The Government could take the fizz out of housing, and the real estate agents and banks who cream it right now.
Before I come up with a suggested solution let us consider what gave stability to the housing market in the 1950’s and 1960’s, and the lessons for us from our tupuna.
I have written before about my parent’s generation. It demonstrated that where there is a will, there’s a way. There was effectively a Housing Accord between the political parties. Precisely what is desperately needed right now.
New Zealanders had experienced a massive earthquake in the Hawkes Bay; a depression and a world war. All people wanted was peace, and to get on with their lives. The same political parties which exist today worked to an unwritten housing accord.
A smorgasbord of housing options was available to NZers. If a family income was below a certain level, they were entitled to a 3% State Advances Loan. Our mums could capitalise their family benefits to use as a deposit to purchase an existing house; or a new one. There was no discrimination towards families living in a State House. For several decades this supplied a stable housing market.
It’s the one I grew up in.
The issue is land. We need to ensure a supply of land so that the nonsense of those who have heaps of it holding the rest of the country to ransom is a thing of the past.
The debate on land accessibility generally focuses on private land developments. That is only one part of the solution. I’d like us to ask the questions, just how many land sites are needed over the next 10 years and then work on finding a solution which would not be considered conventional.
Before I propose some steps which we could be discussing as a country on housing, I’d like to take you past two brilliant Community Housing sector experiments with land holdings.
1. He Korowai land trust in Kaitaia:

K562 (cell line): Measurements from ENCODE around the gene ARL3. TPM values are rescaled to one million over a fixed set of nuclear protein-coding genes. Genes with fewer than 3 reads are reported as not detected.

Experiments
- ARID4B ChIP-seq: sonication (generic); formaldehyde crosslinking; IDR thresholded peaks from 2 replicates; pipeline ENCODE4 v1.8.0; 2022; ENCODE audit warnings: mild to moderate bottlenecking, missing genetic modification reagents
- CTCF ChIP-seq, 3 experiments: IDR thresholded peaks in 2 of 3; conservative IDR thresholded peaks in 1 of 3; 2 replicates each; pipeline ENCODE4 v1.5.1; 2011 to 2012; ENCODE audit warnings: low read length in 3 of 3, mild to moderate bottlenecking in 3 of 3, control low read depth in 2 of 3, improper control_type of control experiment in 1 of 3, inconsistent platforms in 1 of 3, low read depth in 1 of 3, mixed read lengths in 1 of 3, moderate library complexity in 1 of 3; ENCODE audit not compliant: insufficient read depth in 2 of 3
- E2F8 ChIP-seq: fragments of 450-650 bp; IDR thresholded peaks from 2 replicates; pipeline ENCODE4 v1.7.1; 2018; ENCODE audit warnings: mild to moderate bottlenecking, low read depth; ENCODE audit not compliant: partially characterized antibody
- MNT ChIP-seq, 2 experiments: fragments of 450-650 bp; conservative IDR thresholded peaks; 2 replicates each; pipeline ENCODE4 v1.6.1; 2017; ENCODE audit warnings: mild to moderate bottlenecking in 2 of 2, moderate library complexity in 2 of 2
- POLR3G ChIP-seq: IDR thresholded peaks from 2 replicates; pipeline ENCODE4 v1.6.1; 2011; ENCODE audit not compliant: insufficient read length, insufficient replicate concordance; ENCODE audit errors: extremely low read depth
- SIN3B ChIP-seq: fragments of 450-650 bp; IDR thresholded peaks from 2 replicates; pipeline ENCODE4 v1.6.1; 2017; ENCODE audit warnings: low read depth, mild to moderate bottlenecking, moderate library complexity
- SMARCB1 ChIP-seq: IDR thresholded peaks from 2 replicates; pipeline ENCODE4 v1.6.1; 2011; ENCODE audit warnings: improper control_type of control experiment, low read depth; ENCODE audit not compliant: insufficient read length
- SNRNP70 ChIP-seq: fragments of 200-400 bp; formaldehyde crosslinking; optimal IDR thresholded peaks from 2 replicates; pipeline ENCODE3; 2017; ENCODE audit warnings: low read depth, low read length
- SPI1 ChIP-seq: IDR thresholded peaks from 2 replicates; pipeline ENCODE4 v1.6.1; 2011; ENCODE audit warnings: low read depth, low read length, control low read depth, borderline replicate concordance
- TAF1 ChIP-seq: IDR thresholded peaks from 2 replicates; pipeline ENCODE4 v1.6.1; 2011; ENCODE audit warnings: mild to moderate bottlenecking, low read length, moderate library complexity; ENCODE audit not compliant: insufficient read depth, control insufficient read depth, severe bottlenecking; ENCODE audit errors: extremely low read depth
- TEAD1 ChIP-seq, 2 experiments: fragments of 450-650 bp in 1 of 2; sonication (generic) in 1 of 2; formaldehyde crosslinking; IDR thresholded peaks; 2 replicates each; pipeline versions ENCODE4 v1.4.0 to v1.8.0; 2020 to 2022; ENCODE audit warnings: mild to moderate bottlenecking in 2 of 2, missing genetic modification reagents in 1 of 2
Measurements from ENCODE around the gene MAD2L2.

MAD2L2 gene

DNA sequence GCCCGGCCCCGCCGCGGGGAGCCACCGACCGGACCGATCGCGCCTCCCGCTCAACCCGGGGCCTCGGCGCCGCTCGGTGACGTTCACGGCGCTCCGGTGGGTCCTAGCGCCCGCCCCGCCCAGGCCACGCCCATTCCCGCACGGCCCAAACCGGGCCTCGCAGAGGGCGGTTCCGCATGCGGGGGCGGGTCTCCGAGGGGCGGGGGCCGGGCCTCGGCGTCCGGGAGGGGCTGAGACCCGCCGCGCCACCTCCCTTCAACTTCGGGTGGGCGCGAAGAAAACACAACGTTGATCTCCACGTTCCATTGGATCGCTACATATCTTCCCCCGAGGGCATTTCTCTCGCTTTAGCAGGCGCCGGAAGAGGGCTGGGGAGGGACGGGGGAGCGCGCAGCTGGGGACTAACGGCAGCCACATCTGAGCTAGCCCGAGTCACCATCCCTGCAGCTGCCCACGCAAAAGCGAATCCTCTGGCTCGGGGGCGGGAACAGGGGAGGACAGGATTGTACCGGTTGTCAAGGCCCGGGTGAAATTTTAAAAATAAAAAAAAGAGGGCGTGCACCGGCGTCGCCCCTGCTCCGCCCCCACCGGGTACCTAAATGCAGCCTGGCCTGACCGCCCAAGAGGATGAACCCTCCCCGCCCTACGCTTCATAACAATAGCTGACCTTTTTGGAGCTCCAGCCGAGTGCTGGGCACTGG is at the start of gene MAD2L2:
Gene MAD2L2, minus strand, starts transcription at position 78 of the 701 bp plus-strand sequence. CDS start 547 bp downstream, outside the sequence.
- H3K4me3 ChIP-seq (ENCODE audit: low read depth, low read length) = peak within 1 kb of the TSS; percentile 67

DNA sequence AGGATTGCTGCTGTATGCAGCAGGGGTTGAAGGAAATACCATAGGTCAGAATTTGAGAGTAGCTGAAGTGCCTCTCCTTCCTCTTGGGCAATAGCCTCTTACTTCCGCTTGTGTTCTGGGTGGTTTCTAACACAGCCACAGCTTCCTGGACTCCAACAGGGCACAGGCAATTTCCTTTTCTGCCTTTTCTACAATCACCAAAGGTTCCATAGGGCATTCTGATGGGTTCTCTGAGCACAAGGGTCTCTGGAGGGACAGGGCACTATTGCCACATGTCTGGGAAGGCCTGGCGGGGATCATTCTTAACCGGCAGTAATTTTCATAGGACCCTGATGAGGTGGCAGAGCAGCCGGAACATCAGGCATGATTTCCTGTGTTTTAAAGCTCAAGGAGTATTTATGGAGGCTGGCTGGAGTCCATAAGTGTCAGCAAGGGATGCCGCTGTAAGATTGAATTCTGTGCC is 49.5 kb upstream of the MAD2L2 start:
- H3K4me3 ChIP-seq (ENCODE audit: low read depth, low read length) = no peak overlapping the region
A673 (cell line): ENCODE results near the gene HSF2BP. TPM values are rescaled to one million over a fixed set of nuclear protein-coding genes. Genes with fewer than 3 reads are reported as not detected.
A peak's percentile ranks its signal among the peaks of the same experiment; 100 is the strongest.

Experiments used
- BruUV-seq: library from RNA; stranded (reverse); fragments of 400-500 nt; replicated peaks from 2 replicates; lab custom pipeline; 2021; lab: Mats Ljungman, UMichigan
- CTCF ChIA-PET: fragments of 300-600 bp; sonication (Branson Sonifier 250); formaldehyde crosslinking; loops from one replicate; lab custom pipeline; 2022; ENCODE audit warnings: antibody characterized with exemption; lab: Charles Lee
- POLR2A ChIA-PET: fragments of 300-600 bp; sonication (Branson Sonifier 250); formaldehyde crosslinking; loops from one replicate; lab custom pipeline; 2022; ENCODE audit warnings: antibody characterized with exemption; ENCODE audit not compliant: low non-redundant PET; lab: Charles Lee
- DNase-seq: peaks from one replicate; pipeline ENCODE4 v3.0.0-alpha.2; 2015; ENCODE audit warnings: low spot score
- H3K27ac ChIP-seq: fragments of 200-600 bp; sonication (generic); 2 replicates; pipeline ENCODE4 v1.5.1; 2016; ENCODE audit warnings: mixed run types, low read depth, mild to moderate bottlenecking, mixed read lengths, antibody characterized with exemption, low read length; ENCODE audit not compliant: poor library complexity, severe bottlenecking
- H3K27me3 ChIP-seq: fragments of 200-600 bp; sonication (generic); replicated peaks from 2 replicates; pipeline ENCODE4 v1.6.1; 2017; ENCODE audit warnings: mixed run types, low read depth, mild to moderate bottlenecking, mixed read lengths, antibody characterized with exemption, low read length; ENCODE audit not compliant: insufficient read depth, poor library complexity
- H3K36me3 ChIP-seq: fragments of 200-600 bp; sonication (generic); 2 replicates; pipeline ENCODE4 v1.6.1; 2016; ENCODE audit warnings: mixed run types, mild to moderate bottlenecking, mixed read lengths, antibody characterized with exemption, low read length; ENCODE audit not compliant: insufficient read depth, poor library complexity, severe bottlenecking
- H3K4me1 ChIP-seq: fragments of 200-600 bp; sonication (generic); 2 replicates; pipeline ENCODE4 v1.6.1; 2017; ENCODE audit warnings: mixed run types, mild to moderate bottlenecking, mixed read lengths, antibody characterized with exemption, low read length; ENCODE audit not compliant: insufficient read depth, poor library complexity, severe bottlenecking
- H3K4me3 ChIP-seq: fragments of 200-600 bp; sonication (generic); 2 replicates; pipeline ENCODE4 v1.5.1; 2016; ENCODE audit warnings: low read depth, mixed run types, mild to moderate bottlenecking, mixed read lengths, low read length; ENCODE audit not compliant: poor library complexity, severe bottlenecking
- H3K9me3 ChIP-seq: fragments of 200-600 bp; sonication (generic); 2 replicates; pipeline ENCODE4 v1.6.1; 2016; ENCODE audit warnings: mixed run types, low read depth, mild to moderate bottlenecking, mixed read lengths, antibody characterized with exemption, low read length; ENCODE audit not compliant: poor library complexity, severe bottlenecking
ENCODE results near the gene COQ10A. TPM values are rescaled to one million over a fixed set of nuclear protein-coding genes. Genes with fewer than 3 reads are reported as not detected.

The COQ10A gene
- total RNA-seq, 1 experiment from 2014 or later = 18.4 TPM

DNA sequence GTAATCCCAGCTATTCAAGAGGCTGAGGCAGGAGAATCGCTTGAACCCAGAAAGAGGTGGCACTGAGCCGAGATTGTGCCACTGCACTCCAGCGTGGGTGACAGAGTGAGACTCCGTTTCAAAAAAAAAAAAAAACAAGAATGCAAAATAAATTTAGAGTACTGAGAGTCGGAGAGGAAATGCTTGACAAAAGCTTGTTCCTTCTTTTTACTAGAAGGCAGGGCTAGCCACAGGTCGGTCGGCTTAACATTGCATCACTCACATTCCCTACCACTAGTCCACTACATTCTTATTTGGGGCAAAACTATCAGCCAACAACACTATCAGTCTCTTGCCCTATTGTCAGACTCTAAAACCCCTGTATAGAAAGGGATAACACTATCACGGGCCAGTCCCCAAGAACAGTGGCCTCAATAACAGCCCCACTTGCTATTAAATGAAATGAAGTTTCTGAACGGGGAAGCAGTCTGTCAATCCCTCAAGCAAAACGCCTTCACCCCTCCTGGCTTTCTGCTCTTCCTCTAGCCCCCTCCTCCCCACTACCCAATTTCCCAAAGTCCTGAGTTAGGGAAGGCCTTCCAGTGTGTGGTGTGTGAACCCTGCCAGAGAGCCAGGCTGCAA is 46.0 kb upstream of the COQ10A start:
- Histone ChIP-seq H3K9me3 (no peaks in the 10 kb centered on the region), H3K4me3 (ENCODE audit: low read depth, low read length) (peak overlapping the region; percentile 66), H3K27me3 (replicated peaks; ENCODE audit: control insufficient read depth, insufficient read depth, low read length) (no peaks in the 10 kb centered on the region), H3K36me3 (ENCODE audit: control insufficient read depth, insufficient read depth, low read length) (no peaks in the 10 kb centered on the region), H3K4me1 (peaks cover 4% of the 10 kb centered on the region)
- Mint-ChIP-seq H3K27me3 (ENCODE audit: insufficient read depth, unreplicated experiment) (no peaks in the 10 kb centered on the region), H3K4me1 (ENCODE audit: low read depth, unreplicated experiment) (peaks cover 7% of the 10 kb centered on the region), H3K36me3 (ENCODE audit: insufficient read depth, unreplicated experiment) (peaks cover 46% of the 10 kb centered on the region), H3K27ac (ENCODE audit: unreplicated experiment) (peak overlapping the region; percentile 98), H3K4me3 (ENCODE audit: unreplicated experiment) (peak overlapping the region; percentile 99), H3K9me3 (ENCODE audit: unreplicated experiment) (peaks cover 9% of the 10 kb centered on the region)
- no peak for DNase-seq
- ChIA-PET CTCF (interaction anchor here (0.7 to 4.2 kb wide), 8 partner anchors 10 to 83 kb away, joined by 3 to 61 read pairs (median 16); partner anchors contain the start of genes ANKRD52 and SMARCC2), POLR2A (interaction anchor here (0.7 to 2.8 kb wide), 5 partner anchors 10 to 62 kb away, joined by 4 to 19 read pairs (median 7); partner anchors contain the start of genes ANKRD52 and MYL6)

This Trust, the translation of the name being “The Cloak of Wellness”, is led by Ricky Houghton and is based in Kaitaia.
It started when Ricky and his wife mortgaged their home in Auckland and purchased 50 acres of land outside Kaitaia. They then successfully applied for the land to be rezoned from rural to residential. When this was finally approved (the District Council was certainly not helpful) the land was changed from European to Maori title. No one person can ever own the land. Then they started shifting old State Houses from Auckland to Kaitaia. These houses were rebuilt using a variety of schemes, including labour from the nearby prison, and job creation schemes which teach young people trades.
Families are allocated a home (there are now 28) and over 3 years they are assisted to address some of the monsters in their lives, like drug and alcohol addiction, family violence, and finding a job. Ricky Houton recently described many of the people they work with as “a heartbeat away from social desperation”.
Each week they pay rent and some of their rent is put aside to become the deposit for their home ownership. After three years the family signs a contract which stipulates that they have to not be charged with drugs or alcohol offences or family violence and the children have to be vaccinated and attend pre-school and school. Any breach of these conditions and they lose their home.
Considerable support is available for the families and, in 14 years, they will own their own home.
The lesson from this challenging group is that they need massive social support, but, if the land costs are removed from the mix, they can become home owners. The average income for this group? $22,000 per annum.